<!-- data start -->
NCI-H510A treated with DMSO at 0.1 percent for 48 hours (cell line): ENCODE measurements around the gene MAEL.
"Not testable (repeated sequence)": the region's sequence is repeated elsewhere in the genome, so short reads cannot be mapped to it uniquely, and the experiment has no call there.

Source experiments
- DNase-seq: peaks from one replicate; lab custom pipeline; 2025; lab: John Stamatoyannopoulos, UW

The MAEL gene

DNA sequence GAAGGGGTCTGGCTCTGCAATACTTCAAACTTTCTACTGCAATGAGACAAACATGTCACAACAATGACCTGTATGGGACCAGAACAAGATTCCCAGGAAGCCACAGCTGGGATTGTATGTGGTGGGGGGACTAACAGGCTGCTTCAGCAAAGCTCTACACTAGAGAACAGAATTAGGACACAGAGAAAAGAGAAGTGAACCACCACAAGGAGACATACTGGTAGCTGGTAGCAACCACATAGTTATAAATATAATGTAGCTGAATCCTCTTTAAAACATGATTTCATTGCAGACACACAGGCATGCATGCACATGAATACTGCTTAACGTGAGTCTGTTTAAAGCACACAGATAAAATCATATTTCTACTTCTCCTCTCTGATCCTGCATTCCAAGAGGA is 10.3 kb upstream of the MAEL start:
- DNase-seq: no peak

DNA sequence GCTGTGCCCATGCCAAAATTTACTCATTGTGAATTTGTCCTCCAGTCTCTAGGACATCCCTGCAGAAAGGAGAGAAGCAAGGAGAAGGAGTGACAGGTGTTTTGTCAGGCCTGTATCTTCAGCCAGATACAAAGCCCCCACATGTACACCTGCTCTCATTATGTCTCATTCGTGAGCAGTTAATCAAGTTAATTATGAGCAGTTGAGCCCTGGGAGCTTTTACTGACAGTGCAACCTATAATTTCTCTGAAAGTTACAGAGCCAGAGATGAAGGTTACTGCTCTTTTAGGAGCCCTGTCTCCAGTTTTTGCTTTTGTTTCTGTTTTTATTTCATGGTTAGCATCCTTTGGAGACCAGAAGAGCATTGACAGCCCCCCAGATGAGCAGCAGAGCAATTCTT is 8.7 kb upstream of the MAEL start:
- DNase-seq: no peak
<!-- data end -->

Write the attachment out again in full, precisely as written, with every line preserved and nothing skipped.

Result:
NCI-H510A treated with DMSO at 0.1 percent for 48 hours (cell line): ENCODE measurements around the gene MAEL.
"Not testable (repeated sequence)": the region's sequence is repeated elsewhere in the genome, so short reads cannot be mapped to it uniquely, and the experiment has no call there.

Source experiments
- DNase-seq: peaks from one replicate; lab custom pipeline; 2025; lab: John Stamatoyannopoulos, UW

The MAEL gene

DNA sequence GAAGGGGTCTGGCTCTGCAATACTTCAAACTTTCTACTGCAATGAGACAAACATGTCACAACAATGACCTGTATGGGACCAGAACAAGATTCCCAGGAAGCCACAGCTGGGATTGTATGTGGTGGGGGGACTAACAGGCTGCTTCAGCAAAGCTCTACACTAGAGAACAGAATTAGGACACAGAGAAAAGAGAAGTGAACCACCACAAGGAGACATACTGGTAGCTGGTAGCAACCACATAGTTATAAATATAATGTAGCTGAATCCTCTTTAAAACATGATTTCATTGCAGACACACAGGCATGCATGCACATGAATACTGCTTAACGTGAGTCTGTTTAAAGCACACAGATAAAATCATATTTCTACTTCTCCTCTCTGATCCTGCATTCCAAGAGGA is 10.3 kb upstream of the MAEL start:
- DNase-seq: no peak

DNA sequence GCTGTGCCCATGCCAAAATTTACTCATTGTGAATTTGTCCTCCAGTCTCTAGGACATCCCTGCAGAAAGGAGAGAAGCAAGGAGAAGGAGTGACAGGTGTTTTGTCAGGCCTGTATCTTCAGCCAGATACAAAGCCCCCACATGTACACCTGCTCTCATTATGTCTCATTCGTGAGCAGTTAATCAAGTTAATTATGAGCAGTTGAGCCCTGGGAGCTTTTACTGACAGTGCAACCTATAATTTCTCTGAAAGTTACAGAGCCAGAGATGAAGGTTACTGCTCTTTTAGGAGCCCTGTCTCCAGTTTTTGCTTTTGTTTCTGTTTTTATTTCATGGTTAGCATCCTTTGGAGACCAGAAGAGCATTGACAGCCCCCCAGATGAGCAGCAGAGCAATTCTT is 8.7 kb upstream of the MAEL start:
- DNase-seq: no peak